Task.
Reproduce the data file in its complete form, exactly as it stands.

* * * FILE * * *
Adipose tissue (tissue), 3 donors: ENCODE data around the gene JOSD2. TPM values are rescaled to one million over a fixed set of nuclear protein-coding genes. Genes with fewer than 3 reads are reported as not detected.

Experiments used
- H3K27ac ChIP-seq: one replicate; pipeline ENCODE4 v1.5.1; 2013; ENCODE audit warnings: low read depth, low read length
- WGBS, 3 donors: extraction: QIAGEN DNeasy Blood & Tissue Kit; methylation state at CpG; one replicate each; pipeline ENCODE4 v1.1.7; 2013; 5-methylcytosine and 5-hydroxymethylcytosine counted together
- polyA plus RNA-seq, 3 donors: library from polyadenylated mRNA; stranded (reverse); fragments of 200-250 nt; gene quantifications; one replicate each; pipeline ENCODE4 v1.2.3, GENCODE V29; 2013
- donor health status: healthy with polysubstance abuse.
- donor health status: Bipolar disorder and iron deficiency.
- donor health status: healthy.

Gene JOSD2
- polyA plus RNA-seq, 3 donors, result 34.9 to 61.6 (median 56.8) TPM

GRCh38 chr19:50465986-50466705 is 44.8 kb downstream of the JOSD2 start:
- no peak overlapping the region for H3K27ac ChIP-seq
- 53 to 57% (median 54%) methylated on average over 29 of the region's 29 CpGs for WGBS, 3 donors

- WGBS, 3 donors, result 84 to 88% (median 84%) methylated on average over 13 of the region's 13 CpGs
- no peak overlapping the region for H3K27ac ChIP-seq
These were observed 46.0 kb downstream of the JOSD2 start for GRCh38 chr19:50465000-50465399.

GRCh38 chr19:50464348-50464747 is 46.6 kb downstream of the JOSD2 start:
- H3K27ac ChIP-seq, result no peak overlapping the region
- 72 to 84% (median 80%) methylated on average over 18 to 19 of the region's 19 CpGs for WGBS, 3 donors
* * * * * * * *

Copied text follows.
Adipose tissue (tissue), 3 donors: ENCODE data around the gene JOSD2. TPM values are rescaled to one million over a fixed set of nuclear protein-coding genes. Genes with fewer than 3 reads are reported as not detected.

Experiments used
- H3K27ac ChIP-seq: one replicate; pipeline ENCODE4 v1.5.1; 2013; ENCODE audit warnings: low read depth, low read length
- WGBS, 3 donors: extraction: QIAGEN DNeasy Blood & Tissue Kit; methylation state at CpG; one replicate each; pipeline ENCODE4 v1.1.7; 2013; 5-methylcytosine and 5-hydroxymethylcytosine counted together
- polyA plus RNA-seq, 3 donors: library from polyadenylated mRNA; stranded (reverse); fragments of 200-250 nt; gene quantifications; one replicate each; pipeline ENCODE4 v1.2.3, GENCODE V29; 2013
- donor health status: healthy with polysubstance abuse.
- donor health status: Bipolar disorder and iron deficiency.
- donor health status: healthy.

Gene JOSD2
- polyA plus RNA-seq, 3 donors, result 34.9 to 61.6 (median 56.8) TPM

GRCh38 chr19:50465986-50466705 is 44.8 kb downstream of the JOSD2 start:
- no peak overlapping the region for H3K27ac ChIP-seq
- 53 to 57% (median 54%) methylated on average over 29 of the region's 29 CpGs for WGBS, 3 donors

- WGBS, 3 donors, result 84 to 88% (median 84%) methylated on average over 13 of the region's 13 CpGs
- no peak overlapping the region for H3K27ac ChIP-seq
These were observed 46.0 kb downstream of the JOSD2 start for GRCh38 chr19:50465000-50465399.

GRCh38 chr19:50464348-50464747 is 46.6 kb downstream of the JOSD2 start:
- H3K27ac ChIP-seq, result no peak overlapping the region
- 72 to 84% (median 80%) methylated on average over 18 to 19 of the region's 19 CpGs for WGBS, 3 donors